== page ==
Basics of Damage Scaling and Attributes

Attributes and damage scalingIn The Elder Scrolls Online the damage of your abilities is scaled with the resource type required to cast specific spells or attacks. When building your character it’s yet another thing you should keep in mind, and try to use a majority of your spells from skill lines that use the same resource. If you’re putting most of your attribute points into magicka and skill points into weapon skills, you won’t get any extra damage on those abilities. Below is a basic list of skill lines categorized by resources required to cast spells within them.

Also worth mentioning is light and heavy weapon attacks also gain bonus damage from your stamina pool.

Building a character around this

If you’re building an archer who’s main attacks will be from Bow skill line, then focus your attribute points into a large stamina pool. It will not only enable you to perform more attacks from the same skill line, but also enable you to dodge or sprint more. Furthermore, the damage on all abilities in the Bow skill tree is scaled by your max stamina, making it an obvious choice for this build.

If you want to build some sort of a battlemage — a Sorcerer smacking faces with a melee weapon then you’ll notice your abilities in weapon skills scale with stamina while your class spells scale with magicka. Placing tons of attribute points into both stamina and magicka (plus some in health as well) may not be the most optimal idea. While ESO does allow you to build a unique and flexible character, there are some builds which are less optimal.

An example of a well-rounded build would be a melee DPS Templar with the Aedric Spear class skill line as the main damage source and Light armor for additional magicka bonuses. It’s a very good leveling build that gains additional damage as you increase your magicka. Sprinkling your class abilities with weapon skills like 1H an Shield or Dual Wield is not uncommon, but the abilities in weapon trees will scale off of your stamina of which you potentially won’t have too much.

It’s also important to consider what kind of armor you’ll be using. Light armor gives you bonuses to magicka, while medium will improve your stamina. Thus the aforementioned Templar would often use light armor, while an archer would go with medium. Different types of armour can give you significant bonuses to resources and it’s essential to use the right armor for your build. Even the relatively insignificant racial passives come into play here as every bit helps.

Overcharging

Note: since patch 1.6 soft caps for stats other than Armor and Magic Resist have been removed!

Weapon or Spell Damage, Heath, Stamina, Magicka, and other stats no longer have any soft or hard caps, so you can dump as many points into them as you like.

An important thing to keep in mind is that you can’t just dump all of your attributes into one thing without setting off “overcharge”: a system of diminishing returns. Once you hit the overcharge threshold in any of your character stats placing more emphasis in the same will give you extremely low returns. While a mage would naturally want to increase his magicka pool as much as possible, it’s not always the most optimal way to build a character.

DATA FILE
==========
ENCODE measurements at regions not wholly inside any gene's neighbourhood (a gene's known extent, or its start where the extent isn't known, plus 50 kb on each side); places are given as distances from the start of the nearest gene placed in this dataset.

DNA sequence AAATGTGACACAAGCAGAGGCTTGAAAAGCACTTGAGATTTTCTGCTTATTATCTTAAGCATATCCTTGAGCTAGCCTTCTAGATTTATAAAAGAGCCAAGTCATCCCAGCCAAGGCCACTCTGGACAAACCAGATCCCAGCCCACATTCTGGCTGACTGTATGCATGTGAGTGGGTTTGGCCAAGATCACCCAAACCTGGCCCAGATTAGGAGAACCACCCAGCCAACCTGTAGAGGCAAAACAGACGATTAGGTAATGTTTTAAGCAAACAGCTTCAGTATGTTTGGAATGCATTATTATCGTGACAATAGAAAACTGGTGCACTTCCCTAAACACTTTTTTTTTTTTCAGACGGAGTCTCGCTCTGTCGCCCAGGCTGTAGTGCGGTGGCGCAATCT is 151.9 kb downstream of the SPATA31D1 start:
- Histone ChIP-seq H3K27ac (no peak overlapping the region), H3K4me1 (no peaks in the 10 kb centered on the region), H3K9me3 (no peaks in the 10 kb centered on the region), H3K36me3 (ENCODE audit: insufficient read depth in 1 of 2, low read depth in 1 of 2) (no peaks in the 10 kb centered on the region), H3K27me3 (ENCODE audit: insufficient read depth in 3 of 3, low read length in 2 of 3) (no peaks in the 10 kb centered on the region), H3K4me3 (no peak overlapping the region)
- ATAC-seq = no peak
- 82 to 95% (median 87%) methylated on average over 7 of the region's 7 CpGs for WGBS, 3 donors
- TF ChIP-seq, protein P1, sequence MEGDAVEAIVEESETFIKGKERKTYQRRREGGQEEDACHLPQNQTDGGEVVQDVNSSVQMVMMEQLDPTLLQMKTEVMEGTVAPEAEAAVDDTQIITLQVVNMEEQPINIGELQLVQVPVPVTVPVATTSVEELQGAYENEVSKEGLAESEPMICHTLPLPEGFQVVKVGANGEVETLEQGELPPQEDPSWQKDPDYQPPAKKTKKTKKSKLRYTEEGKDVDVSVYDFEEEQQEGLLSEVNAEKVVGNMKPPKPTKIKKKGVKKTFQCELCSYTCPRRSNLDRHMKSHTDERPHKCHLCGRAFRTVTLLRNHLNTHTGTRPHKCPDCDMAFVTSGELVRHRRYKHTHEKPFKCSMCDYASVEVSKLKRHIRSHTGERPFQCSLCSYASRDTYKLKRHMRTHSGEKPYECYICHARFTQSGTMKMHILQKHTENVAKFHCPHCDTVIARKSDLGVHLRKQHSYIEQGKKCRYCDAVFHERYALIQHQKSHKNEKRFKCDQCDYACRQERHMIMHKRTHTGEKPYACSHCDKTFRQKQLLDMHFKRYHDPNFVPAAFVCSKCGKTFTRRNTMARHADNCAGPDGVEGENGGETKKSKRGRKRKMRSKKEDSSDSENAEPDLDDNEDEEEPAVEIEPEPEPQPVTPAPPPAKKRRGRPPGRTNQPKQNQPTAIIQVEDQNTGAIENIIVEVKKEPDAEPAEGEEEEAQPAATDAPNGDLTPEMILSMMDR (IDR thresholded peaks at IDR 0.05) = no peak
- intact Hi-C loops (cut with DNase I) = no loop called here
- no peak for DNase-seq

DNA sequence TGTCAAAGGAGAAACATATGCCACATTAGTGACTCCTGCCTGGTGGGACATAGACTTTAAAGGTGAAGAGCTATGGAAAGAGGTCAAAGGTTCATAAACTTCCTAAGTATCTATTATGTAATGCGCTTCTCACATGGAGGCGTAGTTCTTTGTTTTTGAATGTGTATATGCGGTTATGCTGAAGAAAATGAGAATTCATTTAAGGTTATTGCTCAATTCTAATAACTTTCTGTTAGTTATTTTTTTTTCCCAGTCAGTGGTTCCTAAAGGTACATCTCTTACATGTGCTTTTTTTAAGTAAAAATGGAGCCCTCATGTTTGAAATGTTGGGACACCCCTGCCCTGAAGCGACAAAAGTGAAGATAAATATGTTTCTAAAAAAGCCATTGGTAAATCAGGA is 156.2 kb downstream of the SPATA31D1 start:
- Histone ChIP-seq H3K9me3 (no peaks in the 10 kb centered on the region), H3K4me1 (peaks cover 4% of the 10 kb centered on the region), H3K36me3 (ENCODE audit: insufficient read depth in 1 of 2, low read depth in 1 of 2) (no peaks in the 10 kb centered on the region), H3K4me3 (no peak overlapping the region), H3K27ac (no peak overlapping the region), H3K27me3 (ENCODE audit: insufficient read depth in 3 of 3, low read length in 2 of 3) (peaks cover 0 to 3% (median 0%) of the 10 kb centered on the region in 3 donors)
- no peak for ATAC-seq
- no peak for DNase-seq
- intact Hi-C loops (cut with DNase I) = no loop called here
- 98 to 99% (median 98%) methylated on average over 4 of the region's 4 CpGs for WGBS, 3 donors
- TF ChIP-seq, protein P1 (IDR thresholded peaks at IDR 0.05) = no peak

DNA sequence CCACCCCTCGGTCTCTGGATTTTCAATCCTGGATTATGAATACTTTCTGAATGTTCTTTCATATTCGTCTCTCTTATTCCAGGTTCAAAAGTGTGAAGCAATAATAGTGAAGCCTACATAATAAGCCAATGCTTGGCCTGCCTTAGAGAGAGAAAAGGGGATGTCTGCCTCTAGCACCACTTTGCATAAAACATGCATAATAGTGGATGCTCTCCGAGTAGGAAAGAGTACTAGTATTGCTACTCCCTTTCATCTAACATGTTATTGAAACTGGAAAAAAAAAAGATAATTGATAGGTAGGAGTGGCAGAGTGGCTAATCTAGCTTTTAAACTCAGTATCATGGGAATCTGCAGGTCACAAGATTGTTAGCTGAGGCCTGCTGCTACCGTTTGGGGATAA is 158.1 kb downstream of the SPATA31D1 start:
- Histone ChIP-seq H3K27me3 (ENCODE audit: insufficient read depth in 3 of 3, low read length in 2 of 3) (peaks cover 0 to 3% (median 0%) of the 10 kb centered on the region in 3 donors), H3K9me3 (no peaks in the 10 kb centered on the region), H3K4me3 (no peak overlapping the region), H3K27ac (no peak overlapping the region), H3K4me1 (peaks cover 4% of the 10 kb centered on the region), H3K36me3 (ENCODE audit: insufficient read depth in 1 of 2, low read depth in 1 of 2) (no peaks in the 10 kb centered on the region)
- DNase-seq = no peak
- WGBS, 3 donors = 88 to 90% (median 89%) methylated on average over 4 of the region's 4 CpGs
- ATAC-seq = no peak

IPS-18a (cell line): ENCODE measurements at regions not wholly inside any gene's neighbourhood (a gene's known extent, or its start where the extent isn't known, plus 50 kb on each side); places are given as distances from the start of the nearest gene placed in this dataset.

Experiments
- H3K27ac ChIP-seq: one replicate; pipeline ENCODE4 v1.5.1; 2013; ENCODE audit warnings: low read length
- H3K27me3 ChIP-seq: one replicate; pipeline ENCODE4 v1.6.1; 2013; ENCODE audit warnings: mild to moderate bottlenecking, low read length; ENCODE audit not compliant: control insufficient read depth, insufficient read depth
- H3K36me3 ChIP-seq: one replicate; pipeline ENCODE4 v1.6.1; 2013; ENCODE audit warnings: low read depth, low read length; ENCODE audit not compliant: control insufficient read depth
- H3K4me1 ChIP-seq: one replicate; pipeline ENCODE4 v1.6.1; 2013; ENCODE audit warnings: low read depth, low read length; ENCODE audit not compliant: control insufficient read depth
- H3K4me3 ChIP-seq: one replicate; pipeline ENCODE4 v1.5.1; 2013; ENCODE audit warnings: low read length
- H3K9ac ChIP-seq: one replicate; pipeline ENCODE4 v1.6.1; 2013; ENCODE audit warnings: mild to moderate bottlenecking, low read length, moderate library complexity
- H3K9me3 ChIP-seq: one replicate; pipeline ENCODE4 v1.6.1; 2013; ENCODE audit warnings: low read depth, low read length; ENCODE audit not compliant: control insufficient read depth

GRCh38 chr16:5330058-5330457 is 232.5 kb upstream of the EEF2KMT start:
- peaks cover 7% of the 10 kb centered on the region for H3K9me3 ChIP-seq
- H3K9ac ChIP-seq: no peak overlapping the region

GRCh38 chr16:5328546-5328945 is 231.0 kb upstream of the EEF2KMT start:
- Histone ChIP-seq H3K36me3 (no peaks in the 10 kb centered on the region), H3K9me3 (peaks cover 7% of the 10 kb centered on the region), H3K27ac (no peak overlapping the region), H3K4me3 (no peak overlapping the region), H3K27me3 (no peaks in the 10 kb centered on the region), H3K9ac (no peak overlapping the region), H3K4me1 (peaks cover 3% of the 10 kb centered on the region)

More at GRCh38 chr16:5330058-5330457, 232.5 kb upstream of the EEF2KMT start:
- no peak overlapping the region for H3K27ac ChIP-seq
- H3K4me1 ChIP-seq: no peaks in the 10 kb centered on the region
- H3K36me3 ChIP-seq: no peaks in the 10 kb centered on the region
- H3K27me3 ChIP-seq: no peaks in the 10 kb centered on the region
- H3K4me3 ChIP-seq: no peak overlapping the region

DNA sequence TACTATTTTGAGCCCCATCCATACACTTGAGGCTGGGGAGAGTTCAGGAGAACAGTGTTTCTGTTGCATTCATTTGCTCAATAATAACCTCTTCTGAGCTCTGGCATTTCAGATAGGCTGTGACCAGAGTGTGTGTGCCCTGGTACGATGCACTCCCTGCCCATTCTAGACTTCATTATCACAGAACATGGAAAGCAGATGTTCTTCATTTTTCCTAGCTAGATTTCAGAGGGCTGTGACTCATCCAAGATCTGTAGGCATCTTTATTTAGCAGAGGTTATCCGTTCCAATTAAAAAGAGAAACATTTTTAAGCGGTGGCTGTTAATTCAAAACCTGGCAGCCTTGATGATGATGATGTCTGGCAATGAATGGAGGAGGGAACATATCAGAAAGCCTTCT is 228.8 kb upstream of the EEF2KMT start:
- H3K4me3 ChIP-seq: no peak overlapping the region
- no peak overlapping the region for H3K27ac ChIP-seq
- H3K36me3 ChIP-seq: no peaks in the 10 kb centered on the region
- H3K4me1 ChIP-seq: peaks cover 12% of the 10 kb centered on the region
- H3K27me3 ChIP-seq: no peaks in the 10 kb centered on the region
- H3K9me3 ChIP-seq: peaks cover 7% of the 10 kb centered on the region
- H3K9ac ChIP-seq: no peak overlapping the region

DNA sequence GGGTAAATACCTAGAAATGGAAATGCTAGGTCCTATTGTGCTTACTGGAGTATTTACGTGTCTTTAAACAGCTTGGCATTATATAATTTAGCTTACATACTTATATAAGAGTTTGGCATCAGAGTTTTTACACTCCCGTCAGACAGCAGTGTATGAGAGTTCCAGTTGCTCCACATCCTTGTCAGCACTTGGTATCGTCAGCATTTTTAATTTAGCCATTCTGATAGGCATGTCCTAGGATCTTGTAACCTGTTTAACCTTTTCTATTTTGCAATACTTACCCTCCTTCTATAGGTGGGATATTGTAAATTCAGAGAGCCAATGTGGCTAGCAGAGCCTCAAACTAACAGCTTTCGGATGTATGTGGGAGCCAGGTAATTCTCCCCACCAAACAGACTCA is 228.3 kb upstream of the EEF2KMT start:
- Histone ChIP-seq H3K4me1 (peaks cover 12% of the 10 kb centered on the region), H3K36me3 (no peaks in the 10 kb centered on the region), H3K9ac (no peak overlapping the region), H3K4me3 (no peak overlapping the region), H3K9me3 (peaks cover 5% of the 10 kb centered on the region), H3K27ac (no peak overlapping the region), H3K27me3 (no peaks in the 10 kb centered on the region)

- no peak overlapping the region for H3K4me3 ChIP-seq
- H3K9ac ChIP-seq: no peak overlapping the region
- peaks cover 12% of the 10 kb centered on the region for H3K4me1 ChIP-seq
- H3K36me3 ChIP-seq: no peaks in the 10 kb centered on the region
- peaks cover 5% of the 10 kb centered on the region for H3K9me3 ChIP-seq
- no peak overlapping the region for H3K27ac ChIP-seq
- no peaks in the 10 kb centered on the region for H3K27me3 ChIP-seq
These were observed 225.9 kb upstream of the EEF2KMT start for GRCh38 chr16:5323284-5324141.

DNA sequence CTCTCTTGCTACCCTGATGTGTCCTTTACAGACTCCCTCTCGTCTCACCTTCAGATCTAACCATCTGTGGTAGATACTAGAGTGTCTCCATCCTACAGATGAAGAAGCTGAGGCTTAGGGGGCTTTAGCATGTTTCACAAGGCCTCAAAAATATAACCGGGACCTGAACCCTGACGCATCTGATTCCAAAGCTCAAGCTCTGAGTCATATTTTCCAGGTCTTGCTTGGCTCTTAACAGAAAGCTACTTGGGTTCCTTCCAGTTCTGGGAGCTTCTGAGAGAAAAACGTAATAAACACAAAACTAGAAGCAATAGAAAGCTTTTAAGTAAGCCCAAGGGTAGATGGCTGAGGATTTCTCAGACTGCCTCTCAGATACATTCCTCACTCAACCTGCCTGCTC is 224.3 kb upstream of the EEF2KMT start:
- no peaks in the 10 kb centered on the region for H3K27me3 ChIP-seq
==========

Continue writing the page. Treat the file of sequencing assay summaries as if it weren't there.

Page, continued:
Overcharged magicka

You can gain extra magicka and regeneration from armor, enchants, traits, passive skills, racials and even Mundus stones. Consider spending your attributes more evenly between two main stats as a mage: health and magicka. In fact if you plan on using light armor and plenty of magicka enchants or passives, dumping a lot of points into health can be a good idea: for every attribute point in health you gain +20, while magicka and stamina both give +10 each; meaning spending 10 attribute points into health will give you 200, or 100 of stamina or magicka if spent on those stats respectively. Armor traits and enchants on the other hand have an equal distribution of stats, which means they will give you exactly the same amount of health, magicka or stamina.

Bottom line, it’s best to look at attributes as “support” stats for your equipment which allow you overcome your armor’s lack of particular stat and compliment your character build to enable more diversity. There is no magic formula for spending attributes so if in doubt mix between health and magicka or health and stamina equally.

Conclusion

Thinking about resources required to cast abilities and the damage scaling is just another thing to pay attention to when creating your character build. You should either try to plan your build beforehand with all class and weapon skill trees and especially armor type, or simply find a recommended build from some other more knowledgeable players if you’re afraid of messing up. In the end the damage increase from base attributes isn’t overly potent, so you probably won’t go wrong either way; you can also always respec both your attribute and skill points, although it is fairly costly.

There’s also overcharging to consider: a system of diminishing returns where placing a majority of attributes in the same stat will start yielding significantly low benefits. Overall a good distribution of attribute points, racial passives and armor types can help you make a better character so take it all into account when planning your build.

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Published 1390 days ago This entry was posted in Game Info and tagged , , , , , . Bookmark the permalink.

2 Responses to Basics of Damage Scaling and Attributes

  1. Alex says:

    What is a good tool for preplanning a build, deciding how to redistribute stats and skills?

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